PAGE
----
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Impacted Teeth

An impacted tooth means that it is blocked, or unable to fully erupt and function properly. Impacted teeth most often involve the third molars or wisdom teeth, (see Wisdom Teeth under Procedures) but the maxillary canine teeth, also known as the eyeteeth, are the second most common teeth to become impacted. The canine teeth are critical to the dental arch and play an important role in your mouth.

Canine teeth are critical in the following ways:

Why Dental Implants?

A natural tooth consists of a root and a crown. If you compare natural teeth to implant-supported replacement teeth, you’ll see they have the same basic parts. Both have a crown (the visible part used for chew food). Both have a root that holds the tooth securely under the gum and is anchored in the jaw. The difference is that the implant is made of titanium, the element used extensively for artificial joint surgery. When you loose a tooth, you loose both the root and the crown. The implant is surgically placed into the jawbone where teeth are missing. This metal anchor acts as a tooth root substitute. The jawbone fuses with the implant, creating a secure platform for the prosthesis.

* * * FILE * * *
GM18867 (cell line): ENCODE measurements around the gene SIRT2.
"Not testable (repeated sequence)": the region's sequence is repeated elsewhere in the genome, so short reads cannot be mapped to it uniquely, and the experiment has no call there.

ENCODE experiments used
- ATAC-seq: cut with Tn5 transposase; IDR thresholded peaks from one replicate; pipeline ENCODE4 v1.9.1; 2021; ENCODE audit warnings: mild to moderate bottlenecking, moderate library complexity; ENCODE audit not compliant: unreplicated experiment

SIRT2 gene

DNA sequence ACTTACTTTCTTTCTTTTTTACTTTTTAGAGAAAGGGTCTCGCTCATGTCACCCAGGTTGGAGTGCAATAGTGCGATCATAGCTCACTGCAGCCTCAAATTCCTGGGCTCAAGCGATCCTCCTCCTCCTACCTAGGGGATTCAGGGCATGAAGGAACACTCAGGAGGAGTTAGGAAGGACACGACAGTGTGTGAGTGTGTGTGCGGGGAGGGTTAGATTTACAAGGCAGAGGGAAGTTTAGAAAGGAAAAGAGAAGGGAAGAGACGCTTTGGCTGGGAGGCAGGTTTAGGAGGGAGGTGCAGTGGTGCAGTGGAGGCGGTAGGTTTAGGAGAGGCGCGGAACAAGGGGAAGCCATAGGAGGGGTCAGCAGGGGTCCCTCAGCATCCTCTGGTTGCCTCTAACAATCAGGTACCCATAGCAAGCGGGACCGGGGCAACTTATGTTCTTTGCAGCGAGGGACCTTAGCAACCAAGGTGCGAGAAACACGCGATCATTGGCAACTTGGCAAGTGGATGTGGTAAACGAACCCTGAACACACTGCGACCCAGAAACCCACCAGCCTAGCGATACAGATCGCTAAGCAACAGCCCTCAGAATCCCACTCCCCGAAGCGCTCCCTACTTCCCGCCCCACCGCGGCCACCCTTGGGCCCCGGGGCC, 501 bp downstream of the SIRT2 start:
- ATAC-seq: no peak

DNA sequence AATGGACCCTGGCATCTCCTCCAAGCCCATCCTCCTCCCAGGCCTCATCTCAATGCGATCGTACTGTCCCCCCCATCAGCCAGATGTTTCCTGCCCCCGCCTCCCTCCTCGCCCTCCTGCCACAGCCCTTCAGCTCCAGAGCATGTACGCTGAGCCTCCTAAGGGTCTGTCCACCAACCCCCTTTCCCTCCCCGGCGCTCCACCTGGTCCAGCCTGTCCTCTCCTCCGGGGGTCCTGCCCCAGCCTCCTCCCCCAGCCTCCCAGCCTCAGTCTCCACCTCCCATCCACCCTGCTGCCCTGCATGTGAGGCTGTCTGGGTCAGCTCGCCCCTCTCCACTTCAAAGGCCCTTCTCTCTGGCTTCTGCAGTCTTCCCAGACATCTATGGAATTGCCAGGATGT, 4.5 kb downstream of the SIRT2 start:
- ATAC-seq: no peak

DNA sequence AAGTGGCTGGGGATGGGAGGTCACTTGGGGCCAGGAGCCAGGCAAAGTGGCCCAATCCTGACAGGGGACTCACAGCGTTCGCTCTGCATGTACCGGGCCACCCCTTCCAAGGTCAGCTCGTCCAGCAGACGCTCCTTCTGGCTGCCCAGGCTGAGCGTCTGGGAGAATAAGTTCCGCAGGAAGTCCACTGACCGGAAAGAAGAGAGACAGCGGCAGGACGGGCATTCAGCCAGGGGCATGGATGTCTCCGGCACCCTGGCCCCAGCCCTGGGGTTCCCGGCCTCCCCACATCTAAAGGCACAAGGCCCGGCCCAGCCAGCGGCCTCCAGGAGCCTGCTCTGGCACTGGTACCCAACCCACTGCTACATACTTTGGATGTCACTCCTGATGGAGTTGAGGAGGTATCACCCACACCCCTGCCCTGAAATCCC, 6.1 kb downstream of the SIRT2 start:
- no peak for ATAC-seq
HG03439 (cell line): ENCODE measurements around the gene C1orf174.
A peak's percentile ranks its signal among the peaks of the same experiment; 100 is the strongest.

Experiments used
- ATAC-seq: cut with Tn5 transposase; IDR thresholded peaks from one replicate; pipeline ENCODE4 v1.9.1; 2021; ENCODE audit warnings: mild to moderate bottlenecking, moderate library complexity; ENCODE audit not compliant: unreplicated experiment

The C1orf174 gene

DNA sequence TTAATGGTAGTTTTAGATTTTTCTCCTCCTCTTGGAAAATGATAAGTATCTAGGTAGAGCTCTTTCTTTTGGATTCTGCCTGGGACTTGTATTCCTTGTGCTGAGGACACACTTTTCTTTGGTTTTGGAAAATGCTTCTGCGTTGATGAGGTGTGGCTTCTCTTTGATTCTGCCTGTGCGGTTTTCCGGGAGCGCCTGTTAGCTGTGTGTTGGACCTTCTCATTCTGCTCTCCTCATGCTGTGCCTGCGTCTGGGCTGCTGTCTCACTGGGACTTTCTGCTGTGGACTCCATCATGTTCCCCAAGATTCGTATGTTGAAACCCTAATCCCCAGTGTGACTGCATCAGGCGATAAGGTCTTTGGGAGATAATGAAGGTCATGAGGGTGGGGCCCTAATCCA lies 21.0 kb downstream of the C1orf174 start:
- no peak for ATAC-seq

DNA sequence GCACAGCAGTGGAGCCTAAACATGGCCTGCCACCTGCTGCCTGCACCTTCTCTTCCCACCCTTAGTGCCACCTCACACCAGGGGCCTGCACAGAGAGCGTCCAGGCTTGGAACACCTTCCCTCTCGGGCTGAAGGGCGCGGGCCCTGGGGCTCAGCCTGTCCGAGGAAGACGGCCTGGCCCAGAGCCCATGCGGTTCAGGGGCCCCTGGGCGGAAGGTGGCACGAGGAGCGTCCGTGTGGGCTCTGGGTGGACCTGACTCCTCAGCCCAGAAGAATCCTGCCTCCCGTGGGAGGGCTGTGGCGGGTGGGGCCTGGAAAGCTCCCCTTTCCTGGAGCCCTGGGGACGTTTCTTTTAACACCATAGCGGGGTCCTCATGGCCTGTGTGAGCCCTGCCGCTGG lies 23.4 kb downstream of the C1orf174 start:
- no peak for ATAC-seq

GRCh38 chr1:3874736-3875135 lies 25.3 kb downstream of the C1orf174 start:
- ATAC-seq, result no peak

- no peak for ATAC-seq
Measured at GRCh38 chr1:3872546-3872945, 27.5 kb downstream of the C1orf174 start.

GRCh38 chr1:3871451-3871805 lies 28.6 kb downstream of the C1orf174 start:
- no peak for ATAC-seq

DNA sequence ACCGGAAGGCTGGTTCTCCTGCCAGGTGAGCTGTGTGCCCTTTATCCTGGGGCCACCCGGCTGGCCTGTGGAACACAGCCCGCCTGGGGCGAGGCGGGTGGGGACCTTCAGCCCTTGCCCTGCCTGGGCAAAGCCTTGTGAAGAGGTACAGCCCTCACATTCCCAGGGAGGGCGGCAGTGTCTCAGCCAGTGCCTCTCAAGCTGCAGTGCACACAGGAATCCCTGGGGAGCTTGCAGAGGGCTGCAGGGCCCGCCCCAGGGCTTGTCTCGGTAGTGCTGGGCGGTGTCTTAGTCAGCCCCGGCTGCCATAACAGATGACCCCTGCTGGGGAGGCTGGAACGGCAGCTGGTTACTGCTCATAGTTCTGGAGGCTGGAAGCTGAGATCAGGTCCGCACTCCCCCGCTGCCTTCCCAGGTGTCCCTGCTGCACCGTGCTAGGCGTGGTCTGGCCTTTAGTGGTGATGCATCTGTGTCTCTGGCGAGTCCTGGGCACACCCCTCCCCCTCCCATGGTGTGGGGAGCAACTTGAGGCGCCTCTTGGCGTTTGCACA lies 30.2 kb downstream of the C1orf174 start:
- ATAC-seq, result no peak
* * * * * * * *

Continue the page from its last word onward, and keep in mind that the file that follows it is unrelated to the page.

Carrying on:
Implants involve coordination between the oral surgeon and the restoring dentist. Oral surgeons are called upon by dentists and dental specialists to perform all procedures within the implant process except the final restoration process. The restorative dentist (your dentist) fits and makes the permanent prosthesis. Your dentist may also make a temporary prosthesis for your esthetics during this process. During the consultation the oral surgeon will be able to describe the extent of his role in the implant process and even help you secure a restoring dentist if you do not have one.

Oral Examination

A dental examination will be done by your dentist around the age of seven years to count the teeth and determine if there are problems with eruption of the adult teeth. The exam will include the use of a panoramic x-ray and if necessary, a CBCT image.
Some common causes of impacted canines:
If canine teeth are missing, or are very slow in fully erupting, your dentist may recommend consultation with an orthodontist and also an oral surgeon for possible treatment options.



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